MN Initiative Helps 2,000 Nursing Home Residents Go Home

An initiative started in 2010 to help Minnesotans in nursing homes return home if they wish has just hit the milestone of helping to move 2,000 people

Minnesota Department of Human Services

An initiative started in 2010 to help Minnesotans in nursing homes return home if they wish has just hit the milestone of helping to move 2,000 people.

These included:

  • An 84-year-old male veteran with severe depression and other medical issues, who didn’t think he could live at home after having his leg amputated.  With the benefit of home modifications, a new wheelchair and other supports, he was welcomed back to his house by his family.
  • A 75-year-old female surgery patient, with injuries from a fall.  She returned home with Meals on Wheels and help changing her prescription drug plan.
  • A 78-year-old man who went to the nursing home for evaluation and treatment after going through open-heart surgery. With only his Social Security income, he was able to move from substandard housing to a clean, safe, subsidized apartment in a community of his choice, near his doctor and pharmacy.

All were helped by Senior LinkAge Line community living specialists through the Return to Community initiative, a partnership of the Minnesota Department of Human Services, the Minnesota Board on Aging, Area Agencies on Aging and Minnesota nursing facilities.

Every year Minnesota nursing homes receive more than 60,000 admissions. While many people are discharged to their homes, some remain in the nursing home for months and years.

Nursing home care is expensive—costing an average of $180 per day—and is paid for with Medicare or private insurance on a limited basis only.  For many people, an extended stay in a nursing home means spending down their assets and income to become eligible for Medical Assistance.

“Return to Community helps people return home, which is where most of us want to live, and also prevents or stalls people from going on Medical Assistance, which is a significant government cost,” said Human Services Commissioner Lucinda Jesson. “The longer people stay in the nursing home, the less likely they are to return to the community, and the more likely they are to spend down to become eligible for public assistance.”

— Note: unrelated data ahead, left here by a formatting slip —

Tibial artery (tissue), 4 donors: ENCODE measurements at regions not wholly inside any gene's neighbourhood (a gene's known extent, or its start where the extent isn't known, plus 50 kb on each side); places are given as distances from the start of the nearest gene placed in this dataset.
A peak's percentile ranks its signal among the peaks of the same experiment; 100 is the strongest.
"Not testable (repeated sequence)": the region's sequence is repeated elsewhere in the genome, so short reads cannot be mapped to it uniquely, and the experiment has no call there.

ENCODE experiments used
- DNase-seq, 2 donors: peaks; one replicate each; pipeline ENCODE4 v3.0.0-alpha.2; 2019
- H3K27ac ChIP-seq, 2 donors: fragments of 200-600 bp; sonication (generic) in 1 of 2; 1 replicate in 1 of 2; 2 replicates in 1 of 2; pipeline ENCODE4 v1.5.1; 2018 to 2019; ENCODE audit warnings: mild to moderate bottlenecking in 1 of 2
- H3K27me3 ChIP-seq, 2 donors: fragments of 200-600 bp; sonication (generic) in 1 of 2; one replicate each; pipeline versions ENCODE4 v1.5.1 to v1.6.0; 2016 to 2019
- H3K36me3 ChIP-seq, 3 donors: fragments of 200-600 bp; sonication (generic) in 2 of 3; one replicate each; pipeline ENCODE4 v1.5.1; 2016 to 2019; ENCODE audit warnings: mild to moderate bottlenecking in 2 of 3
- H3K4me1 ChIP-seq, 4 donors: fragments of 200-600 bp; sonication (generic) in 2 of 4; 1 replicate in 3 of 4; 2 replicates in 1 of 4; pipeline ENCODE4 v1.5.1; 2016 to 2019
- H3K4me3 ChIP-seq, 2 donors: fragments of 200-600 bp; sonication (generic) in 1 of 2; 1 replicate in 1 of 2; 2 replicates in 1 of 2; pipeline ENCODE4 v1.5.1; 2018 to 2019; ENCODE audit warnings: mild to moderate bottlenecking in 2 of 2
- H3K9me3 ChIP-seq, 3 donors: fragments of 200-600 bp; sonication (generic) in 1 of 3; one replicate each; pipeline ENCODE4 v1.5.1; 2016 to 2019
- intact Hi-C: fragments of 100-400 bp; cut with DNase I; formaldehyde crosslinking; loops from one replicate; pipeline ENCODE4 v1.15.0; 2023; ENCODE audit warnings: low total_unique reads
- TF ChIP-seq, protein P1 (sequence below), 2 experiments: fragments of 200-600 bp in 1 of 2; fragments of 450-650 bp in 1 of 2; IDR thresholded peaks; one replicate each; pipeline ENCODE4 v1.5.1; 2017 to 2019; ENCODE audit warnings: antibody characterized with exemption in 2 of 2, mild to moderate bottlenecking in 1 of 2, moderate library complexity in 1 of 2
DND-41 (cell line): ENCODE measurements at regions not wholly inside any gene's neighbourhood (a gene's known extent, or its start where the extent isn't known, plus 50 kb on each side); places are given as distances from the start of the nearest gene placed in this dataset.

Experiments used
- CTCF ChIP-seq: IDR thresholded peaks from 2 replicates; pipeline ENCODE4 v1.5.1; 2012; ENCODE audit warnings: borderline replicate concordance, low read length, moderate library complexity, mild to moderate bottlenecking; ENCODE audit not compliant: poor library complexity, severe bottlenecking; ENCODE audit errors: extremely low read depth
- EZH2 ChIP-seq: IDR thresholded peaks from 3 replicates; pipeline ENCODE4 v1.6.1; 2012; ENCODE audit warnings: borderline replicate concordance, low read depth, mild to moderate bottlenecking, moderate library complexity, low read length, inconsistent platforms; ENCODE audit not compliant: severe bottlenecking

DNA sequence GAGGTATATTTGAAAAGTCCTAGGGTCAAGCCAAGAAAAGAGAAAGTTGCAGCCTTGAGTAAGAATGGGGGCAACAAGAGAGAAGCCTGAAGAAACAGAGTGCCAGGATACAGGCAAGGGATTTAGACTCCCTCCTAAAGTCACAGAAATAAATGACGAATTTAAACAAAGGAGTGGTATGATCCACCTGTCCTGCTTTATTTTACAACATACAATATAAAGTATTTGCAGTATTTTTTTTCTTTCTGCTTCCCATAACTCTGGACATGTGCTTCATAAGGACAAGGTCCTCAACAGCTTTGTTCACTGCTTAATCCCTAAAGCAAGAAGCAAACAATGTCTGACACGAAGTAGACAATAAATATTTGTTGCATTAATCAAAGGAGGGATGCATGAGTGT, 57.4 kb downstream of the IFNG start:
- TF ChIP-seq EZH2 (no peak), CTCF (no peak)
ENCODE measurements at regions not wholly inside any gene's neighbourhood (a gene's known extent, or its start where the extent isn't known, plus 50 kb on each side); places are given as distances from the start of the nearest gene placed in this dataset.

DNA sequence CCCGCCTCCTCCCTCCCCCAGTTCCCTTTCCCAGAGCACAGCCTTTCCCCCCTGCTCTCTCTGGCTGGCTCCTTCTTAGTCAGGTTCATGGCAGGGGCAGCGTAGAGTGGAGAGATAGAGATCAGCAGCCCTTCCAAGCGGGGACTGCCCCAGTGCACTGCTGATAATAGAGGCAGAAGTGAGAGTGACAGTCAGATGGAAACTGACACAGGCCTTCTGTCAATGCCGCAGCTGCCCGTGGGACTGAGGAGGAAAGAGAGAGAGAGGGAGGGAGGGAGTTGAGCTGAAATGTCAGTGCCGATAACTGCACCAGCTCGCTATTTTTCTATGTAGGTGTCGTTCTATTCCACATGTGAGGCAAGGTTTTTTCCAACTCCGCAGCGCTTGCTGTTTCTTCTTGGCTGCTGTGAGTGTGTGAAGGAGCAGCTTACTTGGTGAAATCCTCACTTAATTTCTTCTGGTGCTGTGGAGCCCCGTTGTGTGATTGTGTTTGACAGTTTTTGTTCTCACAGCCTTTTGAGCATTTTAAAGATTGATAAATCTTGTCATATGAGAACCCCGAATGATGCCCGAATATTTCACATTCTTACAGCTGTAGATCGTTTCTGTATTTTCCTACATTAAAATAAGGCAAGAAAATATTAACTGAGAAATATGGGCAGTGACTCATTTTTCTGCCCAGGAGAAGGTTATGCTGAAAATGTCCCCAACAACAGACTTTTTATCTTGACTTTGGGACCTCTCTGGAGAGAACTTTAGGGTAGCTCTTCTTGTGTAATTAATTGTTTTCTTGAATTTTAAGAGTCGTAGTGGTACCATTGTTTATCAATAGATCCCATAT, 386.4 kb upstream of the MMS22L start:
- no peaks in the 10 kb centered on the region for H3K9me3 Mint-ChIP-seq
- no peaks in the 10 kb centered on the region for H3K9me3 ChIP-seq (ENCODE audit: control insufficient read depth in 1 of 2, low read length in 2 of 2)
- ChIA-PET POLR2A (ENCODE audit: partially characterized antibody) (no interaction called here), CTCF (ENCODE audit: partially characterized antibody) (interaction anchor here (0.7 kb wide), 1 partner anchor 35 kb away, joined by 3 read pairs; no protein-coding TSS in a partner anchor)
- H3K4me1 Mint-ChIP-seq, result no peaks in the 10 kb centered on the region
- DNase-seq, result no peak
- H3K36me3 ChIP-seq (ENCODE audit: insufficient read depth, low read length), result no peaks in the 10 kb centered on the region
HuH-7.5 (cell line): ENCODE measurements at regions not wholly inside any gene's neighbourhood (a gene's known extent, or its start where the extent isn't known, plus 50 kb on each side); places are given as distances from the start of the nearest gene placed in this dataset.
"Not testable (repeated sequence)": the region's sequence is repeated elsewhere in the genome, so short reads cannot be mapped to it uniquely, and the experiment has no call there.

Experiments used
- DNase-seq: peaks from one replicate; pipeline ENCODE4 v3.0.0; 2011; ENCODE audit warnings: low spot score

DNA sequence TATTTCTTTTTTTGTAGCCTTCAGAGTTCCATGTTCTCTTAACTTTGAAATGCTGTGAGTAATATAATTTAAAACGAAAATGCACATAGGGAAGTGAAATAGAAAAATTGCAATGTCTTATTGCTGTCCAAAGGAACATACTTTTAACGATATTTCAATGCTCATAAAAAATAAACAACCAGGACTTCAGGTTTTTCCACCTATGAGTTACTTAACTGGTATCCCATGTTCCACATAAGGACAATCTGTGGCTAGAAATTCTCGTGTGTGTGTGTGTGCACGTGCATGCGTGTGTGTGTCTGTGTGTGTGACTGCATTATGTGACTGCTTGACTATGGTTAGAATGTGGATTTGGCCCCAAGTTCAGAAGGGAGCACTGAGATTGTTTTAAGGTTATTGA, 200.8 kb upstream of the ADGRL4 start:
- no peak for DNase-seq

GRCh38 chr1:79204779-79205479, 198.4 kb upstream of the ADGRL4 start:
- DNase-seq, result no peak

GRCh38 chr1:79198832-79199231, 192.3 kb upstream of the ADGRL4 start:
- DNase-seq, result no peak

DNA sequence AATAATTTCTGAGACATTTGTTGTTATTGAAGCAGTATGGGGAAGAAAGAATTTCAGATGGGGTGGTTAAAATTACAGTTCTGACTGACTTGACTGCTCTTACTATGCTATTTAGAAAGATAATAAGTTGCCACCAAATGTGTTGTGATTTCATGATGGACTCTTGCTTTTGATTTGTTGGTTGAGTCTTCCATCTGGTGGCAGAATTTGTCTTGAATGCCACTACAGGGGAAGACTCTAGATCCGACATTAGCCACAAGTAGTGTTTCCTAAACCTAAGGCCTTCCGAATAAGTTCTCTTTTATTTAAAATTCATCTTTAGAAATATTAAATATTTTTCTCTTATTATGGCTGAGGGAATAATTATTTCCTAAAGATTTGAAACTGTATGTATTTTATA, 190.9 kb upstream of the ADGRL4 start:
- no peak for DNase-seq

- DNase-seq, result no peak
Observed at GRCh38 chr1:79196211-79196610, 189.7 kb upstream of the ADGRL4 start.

Under the initiative, Senior LinkAge Line community living specialists contact people using their own funds to pay for nursing home care.  The specialists offer help to plan for a discharge to the individual’s home or to another community setting.

“In addition to helping people with their initial nursing home discharge and plan to live in the community, community living specialists help people thinking about moving to assisted living to explore a full range of options, including remaining in their home with appropriate supports,” said Jean Wood, executive director of the Minnesota Board on Aging.

Community living specialists also stay in touch for up to five years with people they have served.  They offer help with additional services and supports so the person can avoid another nursing home stay. An admission to a nursing facility for any length of time is biggest indicator that another admission will occur.

Of people returning home:

  • 30 percent live with a spouse or partner
  • 33 percent live alone
  • 22 percent live in assisted living
  • 9 percent live in their home with a caregiver who is not a spouse or partner.

Community living specialists can be reached at the Senior LinkAge Line, 1-800-333-2433.

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